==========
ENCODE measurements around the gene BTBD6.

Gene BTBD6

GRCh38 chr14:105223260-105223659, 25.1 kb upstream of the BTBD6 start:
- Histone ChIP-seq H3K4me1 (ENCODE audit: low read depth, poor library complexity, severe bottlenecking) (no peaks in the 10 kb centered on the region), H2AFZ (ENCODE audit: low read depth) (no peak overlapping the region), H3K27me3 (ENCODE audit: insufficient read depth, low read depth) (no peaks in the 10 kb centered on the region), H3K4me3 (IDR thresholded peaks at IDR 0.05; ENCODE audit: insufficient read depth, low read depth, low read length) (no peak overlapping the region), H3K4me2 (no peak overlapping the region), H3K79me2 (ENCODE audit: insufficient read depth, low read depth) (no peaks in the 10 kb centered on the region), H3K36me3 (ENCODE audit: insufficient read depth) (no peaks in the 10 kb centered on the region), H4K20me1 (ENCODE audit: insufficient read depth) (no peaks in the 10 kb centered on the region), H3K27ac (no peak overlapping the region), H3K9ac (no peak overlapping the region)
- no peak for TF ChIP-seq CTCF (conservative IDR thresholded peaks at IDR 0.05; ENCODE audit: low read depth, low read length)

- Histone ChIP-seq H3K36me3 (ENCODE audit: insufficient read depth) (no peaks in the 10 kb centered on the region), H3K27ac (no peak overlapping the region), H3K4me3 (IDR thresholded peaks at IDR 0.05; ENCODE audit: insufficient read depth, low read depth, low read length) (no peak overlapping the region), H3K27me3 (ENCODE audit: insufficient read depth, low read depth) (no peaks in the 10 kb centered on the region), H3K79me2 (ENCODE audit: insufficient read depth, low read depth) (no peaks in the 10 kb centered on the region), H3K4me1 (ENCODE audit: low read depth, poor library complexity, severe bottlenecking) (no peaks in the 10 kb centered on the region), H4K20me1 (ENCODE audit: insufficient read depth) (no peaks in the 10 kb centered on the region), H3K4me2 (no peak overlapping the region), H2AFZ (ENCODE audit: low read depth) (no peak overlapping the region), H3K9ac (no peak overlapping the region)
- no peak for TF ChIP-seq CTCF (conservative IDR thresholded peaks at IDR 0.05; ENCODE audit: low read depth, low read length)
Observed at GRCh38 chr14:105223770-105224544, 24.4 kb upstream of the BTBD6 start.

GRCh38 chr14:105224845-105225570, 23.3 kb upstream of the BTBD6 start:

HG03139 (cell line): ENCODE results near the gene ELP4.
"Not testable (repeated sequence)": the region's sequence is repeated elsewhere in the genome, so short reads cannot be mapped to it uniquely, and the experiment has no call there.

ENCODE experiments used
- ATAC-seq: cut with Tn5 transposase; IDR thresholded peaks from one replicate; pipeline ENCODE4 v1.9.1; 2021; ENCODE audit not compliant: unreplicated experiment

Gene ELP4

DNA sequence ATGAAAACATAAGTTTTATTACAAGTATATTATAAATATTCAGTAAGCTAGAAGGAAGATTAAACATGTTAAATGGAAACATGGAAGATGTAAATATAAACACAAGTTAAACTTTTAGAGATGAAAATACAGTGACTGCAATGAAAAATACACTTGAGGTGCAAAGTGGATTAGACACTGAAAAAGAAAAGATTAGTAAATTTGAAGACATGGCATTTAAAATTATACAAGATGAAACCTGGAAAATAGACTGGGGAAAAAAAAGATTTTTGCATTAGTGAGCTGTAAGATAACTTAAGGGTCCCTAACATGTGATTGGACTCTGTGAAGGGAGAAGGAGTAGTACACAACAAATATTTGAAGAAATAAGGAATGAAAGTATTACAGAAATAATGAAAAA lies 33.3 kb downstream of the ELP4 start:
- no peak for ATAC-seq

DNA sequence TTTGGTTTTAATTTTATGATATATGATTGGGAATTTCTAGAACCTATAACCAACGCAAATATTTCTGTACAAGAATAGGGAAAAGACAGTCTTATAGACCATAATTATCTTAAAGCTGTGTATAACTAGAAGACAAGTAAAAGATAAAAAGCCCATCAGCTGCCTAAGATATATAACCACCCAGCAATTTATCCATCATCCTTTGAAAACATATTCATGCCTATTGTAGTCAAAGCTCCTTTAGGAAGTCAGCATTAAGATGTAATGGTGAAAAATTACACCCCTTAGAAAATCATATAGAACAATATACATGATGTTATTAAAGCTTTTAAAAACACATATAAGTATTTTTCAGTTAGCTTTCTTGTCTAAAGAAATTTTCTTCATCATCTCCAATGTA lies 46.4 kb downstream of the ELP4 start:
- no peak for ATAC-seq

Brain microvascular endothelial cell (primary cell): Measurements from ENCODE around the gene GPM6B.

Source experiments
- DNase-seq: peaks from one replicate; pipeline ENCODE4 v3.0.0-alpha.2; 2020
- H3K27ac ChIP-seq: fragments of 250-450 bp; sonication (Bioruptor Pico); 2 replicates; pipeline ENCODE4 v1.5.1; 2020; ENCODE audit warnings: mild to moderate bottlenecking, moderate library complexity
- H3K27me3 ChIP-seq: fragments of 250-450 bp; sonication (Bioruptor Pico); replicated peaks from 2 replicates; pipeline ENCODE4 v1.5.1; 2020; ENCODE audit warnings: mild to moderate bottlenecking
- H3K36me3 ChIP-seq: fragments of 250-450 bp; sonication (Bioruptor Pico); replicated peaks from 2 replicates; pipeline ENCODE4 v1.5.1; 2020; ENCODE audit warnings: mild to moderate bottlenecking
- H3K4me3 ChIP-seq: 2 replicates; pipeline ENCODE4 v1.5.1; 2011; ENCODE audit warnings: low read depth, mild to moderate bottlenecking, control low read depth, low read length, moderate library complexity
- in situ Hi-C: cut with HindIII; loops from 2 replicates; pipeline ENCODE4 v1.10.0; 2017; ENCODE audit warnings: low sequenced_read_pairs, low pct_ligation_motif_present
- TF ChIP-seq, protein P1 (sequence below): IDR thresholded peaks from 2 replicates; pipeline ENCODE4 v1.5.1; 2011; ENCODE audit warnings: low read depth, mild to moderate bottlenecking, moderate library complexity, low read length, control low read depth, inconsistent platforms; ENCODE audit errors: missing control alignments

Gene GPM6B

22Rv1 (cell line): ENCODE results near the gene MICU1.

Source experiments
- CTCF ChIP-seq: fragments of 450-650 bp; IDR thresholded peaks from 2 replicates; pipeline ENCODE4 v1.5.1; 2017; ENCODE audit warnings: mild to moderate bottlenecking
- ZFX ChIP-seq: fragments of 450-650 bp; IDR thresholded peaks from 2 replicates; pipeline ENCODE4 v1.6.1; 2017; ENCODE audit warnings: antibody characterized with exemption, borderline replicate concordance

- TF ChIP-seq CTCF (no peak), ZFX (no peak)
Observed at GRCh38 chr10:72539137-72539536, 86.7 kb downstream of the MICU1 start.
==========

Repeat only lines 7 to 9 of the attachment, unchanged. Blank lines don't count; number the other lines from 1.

- no peak for TF ChIP-seq CTCF (conservative IDR thresholded peaks at IDR 0.05; ENCODE audit: low read depth, low read length)
Observed at GRCh38 chr14:105223770-105224544, 24.4 kb upstream of the BTBD6 start.

GRCh38 chr14:105224845-105225570, 23.3 kb upstream of the BTBD6 start: